Visualisation and Analysis of LDPE Melt Flows in a Coextrusion Geometry
M.T. Martyn, T. Gough, R. Spares, P.D. Coates, M. Zatloukal, May 2002
Experiments were performed to enhance our understanding of the interfacial instability phenomena of polyolefin melt flows within a slit coextrusion die. The die configuration allowed a single polymer melt to be used, by using a modular flow cell consisting of a flow splitter, convergent section and die land. The whole of the confluent region and die land are visible through side windows. A further window perpendicular to the flow enables the use of laser sheet lighting for particle imaging techniques. Stress fields in the confluent region and the die land are determined by analysis of birefringence. The die design and experimental techniques allow exploration of the effects of geometry and processing parameters on the source and nature of flow instabilities. Two low density polyethylene melts were studied. Interface instability is observed in the die land for one of the polyethylenes and this results in a 'wave' type distortion of the extrudate. The instability occurs at specific layer thickness ratios.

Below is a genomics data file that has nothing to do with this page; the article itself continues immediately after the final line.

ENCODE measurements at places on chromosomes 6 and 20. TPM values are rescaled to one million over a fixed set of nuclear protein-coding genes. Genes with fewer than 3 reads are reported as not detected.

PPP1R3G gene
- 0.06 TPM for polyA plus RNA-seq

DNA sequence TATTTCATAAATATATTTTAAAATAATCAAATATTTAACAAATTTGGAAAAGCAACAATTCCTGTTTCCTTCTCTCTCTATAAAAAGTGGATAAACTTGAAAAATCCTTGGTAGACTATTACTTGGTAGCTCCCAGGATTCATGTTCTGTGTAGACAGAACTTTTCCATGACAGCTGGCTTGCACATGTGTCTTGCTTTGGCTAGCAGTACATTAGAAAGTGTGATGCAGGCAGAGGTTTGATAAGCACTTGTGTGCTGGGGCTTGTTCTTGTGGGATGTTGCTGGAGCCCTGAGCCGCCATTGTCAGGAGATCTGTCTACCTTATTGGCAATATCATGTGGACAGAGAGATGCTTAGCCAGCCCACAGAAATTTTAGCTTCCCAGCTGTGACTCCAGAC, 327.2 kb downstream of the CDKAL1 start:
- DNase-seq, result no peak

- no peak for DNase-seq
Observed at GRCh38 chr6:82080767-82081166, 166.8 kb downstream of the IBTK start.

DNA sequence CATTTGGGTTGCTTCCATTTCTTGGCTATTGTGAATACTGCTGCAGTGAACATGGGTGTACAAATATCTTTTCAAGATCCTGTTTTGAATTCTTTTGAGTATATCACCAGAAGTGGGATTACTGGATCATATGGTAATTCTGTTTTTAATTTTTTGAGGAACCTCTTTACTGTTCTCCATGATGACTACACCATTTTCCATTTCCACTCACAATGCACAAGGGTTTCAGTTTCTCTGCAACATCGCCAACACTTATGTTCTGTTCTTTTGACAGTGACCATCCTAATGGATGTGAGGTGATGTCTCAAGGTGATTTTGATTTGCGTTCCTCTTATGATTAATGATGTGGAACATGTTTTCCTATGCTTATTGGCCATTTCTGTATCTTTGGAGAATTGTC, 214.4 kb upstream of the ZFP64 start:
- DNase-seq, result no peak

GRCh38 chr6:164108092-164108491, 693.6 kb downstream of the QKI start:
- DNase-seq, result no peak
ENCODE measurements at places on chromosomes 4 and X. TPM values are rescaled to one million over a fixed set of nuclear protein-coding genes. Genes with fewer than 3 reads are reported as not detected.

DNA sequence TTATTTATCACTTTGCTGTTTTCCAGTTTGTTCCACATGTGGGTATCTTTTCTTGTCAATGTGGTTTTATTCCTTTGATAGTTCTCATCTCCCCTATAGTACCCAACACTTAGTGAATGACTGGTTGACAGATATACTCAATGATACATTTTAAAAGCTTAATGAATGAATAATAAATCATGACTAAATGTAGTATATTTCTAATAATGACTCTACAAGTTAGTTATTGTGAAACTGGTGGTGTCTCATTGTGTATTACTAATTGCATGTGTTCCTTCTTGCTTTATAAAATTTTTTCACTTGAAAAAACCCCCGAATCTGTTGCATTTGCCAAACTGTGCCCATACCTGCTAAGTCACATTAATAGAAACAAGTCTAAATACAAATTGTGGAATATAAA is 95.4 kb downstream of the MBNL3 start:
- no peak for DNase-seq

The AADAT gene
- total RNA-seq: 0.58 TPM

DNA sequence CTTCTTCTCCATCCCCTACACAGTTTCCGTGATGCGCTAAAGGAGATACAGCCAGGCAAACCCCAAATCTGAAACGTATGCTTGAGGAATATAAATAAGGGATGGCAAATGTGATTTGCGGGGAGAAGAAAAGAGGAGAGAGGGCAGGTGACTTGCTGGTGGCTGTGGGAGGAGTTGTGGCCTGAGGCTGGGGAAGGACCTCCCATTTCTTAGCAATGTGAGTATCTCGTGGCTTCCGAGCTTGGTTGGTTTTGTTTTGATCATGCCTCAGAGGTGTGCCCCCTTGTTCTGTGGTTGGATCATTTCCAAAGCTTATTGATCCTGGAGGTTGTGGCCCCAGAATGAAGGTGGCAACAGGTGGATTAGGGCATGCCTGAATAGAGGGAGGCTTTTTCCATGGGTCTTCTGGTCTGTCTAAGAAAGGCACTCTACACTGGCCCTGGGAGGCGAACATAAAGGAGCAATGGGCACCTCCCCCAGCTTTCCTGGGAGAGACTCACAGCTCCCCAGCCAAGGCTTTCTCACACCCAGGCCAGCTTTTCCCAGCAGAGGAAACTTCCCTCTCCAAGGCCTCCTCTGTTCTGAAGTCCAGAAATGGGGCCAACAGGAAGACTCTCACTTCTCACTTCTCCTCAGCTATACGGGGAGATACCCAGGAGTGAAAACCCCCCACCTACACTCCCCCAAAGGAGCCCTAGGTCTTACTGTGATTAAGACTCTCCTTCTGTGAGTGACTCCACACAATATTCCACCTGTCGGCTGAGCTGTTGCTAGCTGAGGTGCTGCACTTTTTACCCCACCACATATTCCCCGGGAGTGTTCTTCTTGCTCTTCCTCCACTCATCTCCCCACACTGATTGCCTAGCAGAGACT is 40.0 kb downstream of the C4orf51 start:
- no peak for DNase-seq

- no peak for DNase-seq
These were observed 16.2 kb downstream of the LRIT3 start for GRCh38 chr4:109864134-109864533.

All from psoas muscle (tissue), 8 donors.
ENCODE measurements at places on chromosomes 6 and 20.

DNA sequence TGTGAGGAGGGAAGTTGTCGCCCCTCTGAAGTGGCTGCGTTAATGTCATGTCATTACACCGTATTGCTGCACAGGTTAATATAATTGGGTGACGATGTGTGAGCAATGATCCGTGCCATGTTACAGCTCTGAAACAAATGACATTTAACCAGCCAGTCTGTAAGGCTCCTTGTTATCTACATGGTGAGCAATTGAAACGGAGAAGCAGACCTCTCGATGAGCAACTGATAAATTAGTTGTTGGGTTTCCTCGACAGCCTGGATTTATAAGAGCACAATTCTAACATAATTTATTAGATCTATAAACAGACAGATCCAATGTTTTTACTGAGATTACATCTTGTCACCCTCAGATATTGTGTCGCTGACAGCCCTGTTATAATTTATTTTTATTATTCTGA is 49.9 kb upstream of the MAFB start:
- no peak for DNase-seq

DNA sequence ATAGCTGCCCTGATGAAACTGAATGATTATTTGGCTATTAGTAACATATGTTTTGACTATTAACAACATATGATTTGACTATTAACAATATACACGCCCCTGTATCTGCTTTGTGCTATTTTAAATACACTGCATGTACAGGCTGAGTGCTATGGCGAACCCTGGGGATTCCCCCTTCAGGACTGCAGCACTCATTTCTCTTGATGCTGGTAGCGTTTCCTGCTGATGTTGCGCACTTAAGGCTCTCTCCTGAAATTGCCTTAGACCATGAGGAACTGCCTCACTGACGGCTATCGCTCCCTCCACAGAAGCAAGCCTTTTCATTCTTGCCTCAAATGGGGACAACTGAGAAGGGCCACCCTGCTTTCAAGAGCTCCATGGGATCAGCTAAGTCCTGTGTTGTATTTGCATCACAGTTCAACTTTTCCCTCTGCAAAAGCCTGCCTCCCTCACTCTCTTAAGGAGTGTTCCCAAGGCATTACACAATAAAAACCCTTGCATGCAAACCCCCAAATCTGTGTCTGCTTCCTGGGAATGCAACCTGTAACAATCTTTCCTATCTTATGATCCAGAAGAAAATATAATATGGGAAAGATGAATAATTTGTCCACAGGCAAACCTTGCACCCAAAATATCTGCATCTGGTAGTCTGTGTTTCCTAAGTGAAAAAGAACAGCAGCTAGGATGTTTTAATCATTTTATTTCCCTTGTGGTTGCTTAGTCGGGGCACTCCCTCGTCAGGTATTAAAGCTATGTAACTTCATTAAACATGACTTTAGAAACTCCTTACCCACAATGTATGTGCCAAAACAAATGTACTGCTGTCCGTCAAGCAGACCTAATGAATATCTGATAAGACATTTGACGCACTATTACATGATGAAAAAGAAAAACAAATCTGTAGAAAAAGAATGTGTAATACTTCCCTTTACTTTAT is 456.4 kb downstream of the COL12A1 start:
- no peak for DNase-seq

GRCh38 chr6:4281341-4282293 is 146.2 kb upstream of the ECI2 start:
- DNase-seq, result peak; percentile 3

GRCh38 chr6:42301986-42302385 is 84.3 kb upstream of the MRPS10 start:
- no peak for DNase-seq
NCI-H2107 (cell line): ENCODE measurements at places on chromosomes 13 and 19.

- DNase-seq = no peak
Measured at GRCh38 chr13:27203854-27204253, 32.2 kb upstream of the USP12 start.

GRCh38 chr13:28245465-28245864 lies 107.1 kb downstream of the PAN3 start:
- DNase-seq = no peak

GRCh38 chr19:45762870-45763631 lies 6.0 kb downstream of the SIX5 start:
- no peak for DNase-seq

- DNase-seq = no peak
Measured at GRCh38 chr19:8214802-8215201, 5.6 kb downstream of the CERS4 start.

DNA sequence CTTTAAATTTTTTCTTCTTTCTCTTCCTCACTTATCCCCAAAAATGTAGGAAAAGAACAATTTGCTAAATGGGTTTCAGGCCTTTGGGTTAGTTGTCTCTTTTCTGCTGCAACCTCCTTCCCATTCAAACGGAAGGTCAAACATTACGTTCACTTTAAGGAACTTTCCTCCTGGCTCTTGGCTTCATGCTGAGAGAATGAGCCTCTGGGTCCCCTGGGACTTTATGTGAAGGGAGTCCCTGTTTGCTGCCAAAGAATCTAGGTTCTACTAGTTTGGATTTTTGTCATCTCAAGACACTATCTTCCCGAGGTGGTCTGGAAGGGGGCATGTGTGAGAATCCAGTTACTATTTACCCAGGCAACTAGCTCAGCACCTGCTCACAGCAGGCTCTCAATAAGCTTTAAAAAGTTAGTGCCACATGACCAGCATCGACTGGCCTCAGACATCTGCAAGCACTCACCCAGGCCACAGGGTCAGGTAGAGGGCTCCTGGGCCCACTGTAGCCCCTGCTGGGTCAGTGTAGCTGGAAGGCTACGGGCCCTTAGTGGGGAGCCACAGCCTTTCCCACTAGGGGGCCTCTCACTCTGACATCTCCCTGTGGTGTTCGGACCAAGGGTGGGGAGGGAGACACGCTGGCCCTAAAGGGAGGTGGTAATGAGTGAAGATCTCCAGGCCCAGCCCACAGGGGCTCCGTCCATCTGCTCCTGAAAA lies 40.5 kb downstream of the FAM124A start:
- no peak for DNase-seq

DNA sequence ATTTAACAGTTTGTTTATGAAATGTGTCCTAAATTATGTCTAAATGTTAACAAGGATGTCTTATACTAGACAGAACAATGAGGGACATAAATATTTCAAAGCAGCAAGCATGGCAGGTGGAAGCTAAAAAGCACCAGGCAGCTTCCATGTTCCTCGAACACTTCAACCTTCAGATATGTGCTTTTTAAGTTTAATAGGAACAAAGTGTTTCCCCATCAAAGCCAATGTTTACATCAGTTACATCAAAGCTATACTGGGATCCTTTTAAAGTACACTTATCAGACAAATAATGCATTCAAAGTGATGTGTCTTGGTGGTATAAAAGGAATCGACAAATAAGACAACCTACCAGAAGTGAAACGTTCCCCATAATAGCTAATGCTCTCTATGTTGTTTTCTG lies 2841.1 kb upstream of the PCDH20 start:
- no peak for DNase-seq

Visualization of Drop Breakup in Polymer-Polymer Systems
B. Lin, U. Sundararaj, F. Mighri, M.A. Huneault, May 2002
This work studies the deformation and breakup of a single viscoelastic polymer drop inside a viscoelastic polymer matrix using a specially designed transparent Couette apparatus with well-controlled shearing and temperature conditions. Drop deformation and breakup mechanisms were observed through two video camera systems. Polyethylene/polycarbonate (PE/PC) systems over a wide range of viscosity ratios were studied. Two main breakup modes were observed: 1) erosion from the surface of the drop in the form of thin ribbons and streams of droplets and 2) drop elongation and drop breakup along the axis perpendicular to the velocity direction. This is the first time drop breakup mechanism 1) has been visualized in polymer systems.